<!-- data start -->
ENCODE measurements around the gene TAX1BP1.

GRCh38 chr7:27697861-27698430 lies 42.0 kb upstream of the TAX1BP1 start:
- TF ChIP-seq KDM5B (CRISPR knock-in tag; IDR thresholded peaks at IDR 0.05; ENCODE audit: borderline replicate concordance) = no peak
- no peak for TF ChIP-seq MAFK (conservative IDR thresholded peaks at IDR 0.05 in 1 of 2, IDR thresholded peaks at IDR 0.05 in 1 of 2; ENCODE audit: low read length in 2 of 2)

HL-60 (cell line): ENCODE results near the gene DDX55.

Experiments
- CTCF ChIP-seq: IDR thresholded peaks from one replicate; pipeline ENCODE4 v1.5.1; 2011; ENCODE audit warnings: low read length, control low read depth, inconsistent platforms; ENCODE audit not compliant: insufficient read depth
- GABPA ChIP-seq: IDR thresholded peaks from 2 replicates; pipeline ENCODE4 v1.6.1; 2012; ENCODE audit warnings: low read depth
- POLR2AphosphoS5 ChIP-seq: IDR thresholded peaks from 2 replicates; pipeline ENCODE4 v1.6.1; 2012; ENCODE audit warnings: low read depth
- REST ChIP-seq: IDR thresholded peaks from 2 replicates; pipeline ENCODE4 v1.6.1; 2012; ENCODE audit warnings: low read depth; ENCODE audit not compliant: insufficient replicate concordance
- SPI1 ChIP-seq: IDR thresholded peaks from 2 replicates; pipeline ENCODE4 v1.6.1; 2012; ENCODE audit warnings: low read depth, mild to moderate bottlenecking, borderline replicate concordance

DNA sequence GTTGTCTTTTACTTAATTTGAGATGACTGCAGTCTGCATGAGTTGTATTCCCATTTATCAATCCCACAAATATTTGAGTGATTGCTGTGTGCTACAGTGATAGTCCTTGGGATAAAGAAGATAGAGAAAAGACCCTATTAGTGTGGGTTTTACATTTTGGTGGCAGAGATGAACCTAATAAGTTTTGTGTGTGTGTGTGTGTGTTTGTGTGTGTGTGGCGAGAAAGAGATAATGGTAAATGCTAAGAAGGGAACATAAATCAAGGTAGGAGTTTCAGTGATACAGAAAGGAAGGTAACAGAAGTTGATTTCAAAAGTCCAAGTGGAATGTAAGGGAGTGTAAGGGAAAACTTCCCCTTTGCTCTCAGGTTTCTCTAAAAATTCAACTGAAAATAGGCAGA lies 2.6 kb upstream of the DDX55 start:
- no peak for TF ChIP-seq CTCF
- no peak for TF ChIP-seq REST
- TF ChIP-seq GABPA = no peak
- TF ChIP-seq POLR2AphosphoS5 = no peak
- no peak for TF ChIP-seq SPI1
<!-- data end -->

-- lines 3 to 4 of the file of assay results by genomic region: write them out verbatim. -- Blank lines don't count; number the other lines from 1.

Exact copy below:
- TF ChIP-seq KDM5B (CRISPR knock-in tag; IDR thresholded peaks at IDR 0.05; ENCODE audit: borderline replicate concordance) = no peak
- no peak for TF ChIP-seq MAFK (conservative IDR thresholded peaks at IDR 0.05 in 1 of 2, IDR thresholded peaks at IDR 0.05 in 1 of 2; ENCODE audit: low read length in 2 of 2)